Mama didn’t spend much time in her box incubating before we had some drama. Oklahoma experienced violent thunderstorms yesterday evening that spawned a tornado on the reddirt hill. Actually it passed just north of us with no damage to our place. You can see from the photo that it was close.
Mama went into the box when the weather turned bad and Daddy was sitting on his favorite perch in the back yard. Right after I snapped the twister photo the winds from it hit here. I’d guess them at 80 mph, difficult to stand. Daddy clung to his perch. Then the hail hit. I was really concerned that Daddy could be hit by a hailstone and be injured or killed. But he was on the box bright and early this morning, chortling to Mama who was inside on her eggs.
While we are waiting on the eggs to hatch, we might talk about some things you can do to make your yard more friendly to bluebirds. Assuming you have some. First, be sure you have an adequate sparrow control plan. Providing live mealworms will bond the bluebirds to your site and you. It’s like frosting on the cake if you already have some bluebirds. Water nearby is a plus. I have a big blue ceramic saucer with some stones in it. In hot summer I place a mister over it and it’s a popular place on sultry summer afternoons.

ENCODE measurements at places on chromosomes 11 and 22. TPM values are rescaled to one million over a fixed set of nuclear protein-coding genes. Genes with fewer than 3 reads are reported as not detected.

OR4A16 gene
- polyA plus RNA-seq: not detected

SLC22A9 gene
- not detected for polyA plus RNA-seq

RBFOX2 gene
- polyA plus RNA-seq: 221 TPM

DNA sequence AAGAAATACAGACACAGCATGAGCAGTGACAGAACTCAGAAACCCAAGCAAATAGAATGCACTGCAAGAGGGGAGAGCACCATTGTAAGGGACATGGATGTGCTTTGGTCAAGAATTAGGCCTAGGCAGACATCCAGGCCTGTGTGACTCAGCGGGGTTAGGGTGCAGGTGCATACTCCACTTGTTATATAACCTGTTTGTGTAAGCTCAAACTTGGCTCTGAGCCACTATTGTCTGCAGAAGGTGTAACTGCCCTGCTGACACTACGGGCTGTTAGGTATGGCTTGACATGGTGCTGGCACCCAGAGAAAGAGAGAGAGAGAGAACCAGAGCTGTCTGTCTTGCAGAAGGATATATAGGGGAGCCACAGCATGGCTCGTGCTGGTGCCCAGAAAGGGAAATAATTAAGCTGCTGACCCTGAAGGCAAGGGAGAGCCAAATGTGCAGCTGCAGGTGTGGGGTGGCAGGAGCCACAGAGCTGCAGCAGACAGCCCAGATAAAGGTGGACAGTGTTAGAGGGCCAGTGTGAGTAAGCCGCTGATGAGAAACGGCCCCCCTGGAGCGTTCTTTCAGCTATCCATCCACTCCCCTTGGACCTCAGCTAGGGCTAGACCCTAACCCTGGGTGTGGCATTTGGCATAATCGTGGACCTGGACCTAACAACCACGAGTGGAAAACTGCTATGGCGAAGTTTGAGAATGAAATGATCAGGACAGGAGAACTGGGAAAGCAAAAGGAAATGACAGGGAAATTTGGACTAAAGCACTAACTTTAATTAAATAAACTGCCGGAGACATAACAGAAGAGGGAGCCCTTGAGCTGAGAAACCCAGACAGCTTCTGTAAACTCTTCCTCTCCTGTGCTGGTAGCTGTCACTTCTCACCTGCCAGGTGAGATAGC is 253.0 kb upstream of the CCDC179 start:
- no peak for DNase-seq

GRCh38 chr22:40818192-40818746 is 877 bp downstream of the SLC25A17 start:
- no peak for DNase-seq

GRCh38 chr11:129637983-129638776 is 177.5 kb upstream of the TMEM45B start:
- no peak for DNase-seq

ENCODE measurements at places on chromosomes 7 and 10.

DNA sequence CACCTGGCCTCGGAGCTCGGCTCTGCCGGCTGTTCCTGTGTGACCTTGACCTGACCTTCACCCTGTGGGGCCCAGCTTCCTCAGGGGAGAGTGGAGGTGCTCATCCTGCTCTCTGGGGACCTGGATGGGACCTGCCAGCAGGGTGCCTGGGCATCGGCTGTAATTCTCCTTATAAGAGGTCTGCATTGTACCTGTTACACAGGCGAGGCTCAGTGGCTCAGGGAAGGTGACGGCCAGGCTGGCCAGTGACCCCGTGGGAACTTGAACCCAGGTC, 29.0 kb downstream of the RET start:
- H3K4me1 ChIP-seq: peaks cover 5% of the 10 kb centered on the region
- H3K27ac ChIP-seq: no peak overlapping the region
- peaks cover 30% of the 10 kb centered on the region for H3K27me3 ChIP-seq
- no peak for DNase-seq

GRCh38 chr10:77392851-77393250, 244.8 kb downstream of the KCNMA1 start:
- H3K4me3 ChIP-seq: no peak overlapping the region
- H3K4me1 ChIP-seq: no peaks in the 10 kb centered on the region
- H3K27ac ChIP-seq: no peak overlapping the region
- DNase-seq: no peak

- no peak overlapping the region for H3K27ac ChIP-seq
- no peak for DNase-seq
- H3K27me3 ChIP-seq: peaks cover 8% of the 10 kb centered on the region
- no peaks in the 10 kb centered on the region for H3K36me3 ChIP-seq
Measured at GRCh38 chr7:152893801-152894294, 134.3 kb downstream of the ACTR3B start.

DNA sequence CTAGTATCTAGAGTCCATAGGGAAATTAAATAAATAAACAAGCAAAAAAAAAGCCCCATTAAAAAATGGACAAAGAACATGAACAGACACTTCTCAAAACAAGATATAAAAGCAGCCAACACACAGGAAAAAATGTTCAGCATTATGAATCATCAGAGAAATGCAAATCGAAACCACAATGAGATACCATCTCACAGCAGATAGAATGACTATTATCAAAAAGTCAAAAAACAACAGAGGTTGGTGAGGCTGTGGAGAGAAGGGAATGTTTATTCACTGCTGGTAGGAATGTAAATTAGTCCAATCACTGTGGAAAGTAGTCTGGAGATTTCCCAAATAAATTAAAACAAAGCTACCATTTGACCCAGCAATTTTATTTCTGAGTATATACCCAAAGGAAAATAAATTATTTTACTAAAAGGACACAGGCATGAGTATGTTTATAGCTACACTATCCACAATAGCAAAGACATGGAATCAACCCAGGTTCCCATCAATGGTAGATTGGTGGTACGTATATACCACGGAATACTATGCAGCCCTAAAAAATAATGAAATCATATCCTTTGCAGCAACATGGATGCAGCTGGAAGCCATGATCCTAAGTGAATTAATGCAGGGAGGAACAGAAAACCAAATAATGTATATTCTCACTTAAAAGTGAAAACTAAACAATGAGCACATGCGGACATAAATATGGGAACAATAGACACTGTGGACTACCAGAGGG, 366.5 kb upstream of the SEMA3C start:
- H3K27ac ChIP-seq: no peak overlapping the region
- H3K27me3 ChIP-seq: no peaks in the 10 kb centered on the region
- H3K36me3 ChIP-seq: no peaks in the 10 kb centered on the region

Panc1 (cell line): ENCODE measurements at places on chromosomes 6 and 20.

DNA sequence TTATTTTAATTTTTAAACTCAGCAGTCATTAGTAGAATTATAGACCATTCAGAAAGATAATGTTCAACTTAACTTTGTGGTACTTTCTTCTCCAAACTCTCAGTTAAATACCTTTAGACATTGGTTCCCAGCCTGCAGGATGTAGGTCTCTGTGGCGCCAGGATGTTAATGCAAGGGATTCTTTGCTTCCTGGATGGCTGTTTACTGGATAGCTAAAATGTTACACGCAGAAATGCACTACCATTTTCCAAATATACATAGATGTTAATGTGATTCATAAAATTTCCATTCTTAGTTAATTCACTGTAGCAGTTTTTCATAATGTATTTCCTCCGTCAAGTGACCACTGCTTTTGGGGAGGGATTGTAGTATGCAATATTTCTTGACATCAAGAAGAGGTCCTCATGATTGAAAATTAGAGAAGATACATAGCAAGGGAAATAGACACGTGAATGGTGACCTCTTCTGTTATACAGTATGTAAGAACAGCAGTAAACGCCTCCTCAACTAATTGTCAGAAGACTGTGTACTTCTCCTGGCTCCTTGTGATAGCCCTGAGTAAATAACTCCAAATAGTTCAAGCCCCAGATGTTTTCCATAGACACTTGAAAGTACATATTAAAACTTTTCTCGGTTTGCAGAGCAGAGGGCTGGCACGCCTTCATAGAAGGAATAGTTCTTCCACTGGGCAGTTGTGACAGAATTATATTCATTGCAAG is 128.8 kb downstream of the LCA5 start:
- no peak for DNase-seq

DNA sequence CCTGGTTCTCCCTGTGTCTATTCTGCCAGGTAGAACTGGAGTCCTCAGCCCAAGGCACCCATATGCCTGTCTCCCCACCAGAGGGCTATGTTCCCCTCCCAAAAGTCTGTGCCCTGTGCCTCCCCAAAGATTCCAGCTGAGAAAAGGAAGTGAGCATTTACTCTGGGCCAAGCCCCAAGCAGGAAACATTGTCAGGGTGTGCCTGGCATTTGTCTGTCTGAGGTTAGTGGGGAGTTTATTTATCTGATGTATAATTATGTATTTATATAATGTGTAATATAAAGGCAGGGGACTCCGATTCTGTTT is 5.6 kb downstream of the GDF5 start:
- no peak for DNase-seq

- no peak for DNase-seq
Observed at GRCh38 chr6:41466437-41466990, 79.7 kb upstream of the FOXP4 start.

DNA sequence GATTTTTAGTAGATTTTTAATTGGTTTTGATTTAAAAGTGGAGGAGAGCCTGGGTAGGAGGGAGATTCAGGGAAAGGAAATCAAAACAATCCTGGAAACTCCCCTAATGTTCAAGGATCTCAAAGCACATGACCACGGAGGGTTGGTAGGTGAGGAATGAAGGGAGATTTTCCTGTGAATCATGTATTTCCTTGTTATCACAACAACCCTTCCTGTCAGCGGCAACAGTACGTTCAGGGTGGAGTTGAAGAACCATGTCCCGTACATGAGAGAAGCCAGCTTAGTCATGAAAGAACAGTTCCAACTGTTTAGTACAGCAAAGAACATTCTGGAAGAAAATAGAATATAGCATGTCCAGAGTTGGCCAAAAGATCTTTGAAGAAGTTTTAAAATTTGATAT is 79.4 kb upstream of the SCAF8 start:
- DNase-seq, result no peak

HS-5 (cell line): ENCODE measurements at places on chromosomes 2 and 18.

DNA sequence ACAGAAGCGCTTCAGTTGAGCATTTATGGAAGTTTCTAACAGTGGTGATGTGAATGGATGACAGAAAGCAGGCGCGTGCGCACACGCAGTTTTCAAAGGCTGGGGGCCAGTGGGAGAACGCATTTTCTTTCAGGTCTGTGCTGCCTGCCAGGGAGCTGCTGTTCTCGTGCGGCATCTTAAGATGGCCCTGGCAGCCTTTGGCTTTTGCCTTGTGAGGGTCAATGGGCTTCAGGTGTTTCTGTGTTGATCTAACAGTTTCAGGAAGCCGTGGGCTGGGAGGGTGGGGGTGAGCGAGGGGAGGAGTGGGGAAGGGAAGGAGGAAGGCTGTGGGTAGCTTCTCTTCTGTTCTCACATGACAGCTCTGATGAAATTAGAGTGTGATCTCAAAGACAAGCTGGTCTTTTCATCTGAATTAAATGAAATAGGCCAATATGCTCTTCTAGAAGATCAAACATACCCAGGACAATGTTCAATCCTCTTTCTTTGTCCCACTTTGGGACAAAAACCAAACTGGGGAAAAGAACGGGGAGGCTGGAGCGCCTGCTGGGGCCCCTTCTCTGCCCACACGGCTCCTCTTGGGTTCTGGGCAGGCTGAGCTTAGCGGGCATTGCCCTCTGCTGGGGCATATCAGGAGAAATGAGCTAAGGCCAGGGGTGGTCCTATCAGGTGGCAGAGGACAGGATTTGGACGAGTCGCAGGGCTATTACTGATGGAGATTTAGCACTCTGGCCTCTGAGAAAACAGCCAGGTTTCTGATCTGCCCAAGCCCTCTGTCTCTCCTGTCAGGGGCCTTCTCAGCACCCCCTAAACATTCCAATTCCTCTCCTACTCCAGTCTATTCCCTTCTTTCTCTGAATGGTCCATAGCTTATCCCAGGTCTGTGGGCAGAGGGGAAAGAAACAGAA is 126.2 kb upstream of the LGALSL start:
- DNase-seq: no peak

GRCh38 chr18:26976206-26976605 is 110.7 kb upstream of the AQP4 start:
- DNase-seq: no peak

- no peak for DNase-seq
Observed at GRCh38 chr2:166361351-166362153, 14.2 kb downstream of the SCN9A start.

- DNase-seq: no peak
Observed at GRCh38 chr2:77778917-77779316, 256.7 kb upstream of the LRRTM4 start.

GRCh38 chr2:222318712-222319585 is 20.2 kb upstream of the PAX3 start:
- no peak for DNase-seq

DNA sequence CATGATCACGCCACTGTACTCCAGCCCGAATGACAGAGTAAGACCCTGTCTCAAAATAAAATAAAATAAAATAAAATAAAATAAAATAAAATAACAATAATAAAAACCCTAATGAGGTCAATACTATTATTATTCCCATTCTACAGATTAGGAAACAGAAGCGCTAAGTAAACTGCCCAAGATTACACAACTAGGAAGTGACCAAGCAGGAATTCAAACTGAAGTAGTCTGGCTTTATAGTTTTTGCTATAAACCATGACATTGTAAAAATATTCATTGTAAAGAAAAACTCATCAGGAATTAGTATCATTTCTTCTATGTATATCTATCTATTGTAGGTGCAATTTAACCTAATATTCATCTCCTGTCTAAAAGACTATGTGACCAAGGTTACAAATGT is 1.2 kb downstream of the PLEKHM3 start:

About 68% of a bluebird’s diet is insects. But, they will eat native fruit, so having native trees and shrubs in your yard is a bonus. They provide both habitat for insects and fruit. Another important thing we haven’t touched on this year is to place a baffle on your pole the nestbox sits on. This keeps snakes and raccoons from reaching the nest. Snakes have an uncanny ability to hear and locate baby birds. I use 3/4″ electrical conduit for poles and a baffle designed for bird feeders fits in nicely. I simply drive a piece of steel re-bar into the ground and slip the conduit with the box attached over it. Also makes it easy to move the box a few feet to keep it in the shade as the sun moves north and the temperatures get hot. Heat can kill eggs and babies.
Total chicks fledged from this site is 57.
First Brood 2015
- First sign of nest building 10 March
- Nest completed 18 March
- First egg 19 March
- Second egg 20 March
- Third egg 21 March
- Fourth egg 23 March
- Incubation begins 24 March